Read it now!

If you haven’t kept an eye on the Snowden and NSA story, Gleen Greenwald’s latest book is an excellent and brief overview of the important events and facts. Still, even if you have followed the details of the NSA documents, the last half of the book is refreshing and worth the read.

State propaganda with its excuses to justify surveillance is as prevalent as ever. It is essential that we all know how to refute those arguments. Also, putting an end to the “nothing to hide & fear” argument will be important if we want to repel mass state surveillance.

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anonabox : a Tor hardware router

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Update: This project turned out to be too good too be true, at least for now. Wired has a brief article on the problems of the project, and why it was canceled by Kickstarter.

However, as the developer Germar says: “This would have been a success even if we’d raised $10,000. – This is a place to start.” (The project went above $600.000 before it was canceled).

I just backed the KickStarter project “anonabox”. It’s a drop-in Tor hardware router, which makes all outgoing traffic anonymous without any user configuration. As seen in the picture, it connects between your incoming ISP point, and your laptop. Or, the other way around, where the box itself pickup up a foreign Wifi signal, and give you a wired hotspot. Or where the laptop in the picture is connected over wifi instead of wired.

At the price of $50, I ordered two, to be delivered beginning of next year. The Kickstarter has already gone almost 100x above their set goal of $7500, so they might have some extra work to backfill orders. The project looks promising though, with the device to be shipped already in its fourth generation of development.

Order yours now! There’s still 26 days to go.

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SSDs last a long time

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At 24 GB/day, or 8.8 TB/year, it would take 114 years to reach 1 PB.
Several SSDs have gone past that point, and still work fine.

Last year, I wrote about estimates for durability of SSD drives. Looking at how long it would take to exhaust the theoretical limit of the storage cells, based on different write speeds and quantities. The assertion was: It would take a very long time, and other technical failures were more likely to render the drive useless long before all cells were used up. In fact, the owner is not likely to outlive full cell exhaustion. This has now been confirmed through an experiment.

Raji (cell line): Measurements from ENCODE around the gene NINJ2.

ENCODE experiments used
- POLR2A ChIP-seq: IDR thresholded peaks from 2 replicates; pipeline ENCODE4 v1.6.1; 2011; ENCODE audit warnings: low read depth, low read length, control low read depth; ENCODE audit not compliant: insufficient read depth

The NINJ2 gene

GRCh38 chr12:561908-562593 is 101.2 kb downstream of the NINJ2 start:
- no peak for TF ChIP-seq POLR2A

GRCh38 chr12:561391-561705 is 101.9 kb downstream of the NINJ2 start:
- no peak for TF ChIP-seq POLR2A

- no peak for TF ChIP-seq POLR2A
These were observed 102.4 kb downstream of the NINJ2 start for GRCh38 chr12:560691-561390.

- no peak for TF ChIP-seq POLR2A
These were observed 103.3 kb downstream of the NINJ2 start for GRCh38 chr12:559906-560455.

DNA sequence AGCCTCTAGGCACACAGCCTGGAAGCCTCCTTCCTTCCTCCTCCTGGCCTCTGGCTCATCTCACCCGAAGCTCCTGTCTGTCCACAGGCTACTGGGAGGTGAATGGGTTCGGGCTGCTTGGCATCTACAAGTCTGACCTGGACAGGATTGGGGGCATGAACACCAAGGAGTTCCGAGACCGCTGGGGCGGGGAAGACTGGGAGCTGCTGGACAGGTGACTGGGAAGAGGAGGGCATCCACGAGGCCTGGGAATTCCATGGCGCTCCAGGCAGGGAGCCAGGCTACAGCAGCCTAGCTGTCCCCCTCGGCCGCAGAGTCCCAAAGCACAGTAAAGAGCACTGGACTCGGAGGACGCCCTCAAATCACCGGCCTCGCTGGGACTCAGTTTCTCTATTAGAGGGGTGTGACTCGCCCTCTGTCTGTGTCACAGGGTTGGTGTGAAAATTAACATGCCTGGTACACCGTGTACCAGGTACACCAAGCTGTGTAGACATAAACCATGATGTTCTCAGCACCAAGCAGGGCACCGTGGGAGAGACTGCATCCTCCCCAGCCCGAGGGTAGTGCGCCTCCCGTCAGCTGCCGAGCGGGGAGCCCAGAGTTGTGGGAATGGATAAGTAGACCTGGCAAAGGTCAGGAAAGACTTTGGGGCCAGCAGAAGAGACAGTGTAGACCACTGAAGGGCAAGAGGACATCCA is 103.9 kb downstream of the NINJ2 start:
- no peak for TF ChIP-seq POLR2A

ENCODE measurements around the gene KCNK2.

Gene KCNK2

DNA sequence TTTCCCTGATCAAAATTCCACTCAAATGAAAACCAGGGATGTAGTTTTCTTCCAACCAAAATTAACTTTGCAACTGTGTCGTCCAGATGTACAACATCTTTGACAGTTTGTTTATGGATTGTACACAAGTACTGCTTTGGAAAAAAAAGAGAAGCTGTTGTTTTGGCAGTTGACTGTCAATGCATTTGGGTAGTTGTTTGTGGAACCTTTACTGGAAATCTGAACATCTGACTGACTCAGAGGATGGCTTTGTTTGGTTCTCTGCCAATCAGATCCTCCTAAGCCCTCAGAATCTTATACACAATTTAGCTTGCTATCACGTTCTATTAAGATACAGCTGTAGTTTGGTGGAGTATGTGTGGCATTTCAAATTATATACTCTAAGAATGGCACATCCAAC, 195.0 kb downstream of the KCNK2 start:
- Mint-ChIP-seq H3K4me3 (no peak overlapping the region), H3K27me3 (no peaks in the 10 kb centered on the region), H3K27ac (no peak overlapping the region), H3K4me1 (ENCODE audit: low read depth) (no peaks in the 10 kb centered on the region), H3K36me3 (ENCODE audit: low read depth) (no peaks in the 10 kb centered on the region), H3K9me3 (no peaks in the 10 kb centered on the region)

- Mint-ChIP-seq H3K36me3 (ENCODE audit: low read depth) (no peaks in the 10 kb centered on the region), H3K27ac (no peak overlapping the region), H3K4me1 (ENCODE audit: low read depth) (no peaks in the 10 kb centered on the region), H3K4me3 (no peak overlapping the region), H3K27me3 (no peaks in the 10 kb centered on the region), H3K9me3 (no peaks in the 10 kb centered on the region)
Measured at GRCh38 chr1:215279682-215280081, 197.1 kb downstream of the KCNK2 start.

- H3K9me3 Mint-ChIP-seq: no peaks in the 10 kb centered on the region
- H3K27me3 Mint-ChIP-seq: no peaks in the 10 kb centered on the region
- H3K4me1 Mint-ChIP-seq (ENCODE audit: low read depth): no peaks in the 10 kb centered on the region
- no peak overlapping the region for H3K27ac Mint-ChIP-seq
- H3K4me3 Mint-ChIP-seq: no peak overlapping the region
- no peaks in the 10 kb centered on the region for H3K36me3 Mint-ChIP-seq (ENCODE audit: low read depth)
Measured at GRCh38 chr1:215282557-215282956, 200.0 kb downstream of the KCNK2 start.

Over at Tech Report, they have done an endurance experiment lasting more than a year, with several consumer drives. For months, they have been writing data to the drives, while monitoring drive health, and verifying correctness. Some of the drives were rated for 20 GB / day for three days, which means about 22 TB. However, several of them made it past the 1000 TB, or 1 PB, mark. That’s about 50 times the advertised endurance rating. And two of the drives, a Samsung 840 Pro 256GB, and a Kingston HyperX 3K 240GB, have made to past 1.5 PB. It’s not all clear from the article exactly when they started, or how much they write per day. However, assuming a year to get to 1.5 PB, that’s 4.1 TB / day, or 47 MByte/s. The actual write speed is probably higher, but this leaves time for verification as well.

To put these numbers into perspective, I’ve extended the table from last time, and added a line for the speed of the Tech Report endurance test, as well as extra columns for multiple years total. As can be seen, the endurance test is running at 171 the write speed of what was identified as “heavy use”. Furthermore, the heavy use scenario is within what the typical consumer drives are rated for, i.e. about 20 GB/day.

MBit/s MByte/s MByte/hour GByte/day GByte/year TByte 3 years TByte 5 years
SATA3 max speed 6000 750 2700000 64800 23652000 70956 118260
Stress test 2000 250 900000 21600 7884000 23652 39420
Endurance test 376 47 171000 4109 1500000 4500 7500
Heavy use 2.2222 0.2778 1000 24 8760 26.280 43.800
Low/Medium use 0.0926 0.0116 41.67 1 365 1.095 1.825

What about the time to failure estimates; how do they compare to the empirical evidence? Last year, I noted that a 256 GB drive with cells of 10k write cycle life span (typical MLC memory), would take 256 years to reach 10% of failed cells, and about 350 years for full exhaustion, assuming 24 GB/day written. It turns out that was a bit optimistic. At 24 GB/day, or 8.76 TB/year, it would take “only” 172 years to reach 1.5 PB (where the Tech Report drives are now). If we go by 1 PB, it would take 114 years.

This is all for MLC memory. If we look at TLC, typically rated for 1000 write cycles, the endurance numbers are also a tenth. I.e. they would fail between 11 to 17 years of sustained 24 GB/day writes, again assuming a 256 GB drive.

If larger drives are used, the time to failure also increases. This is because there are more total space to level the writes across. In fact, doubling the size of the drive, will in theory double its lifespan. So an MLC 512 GB drive would last some 228 years, and a 1 TB drive 456 years. For TLC, the numbers are again a tenth, so 22 and 45 years respectively.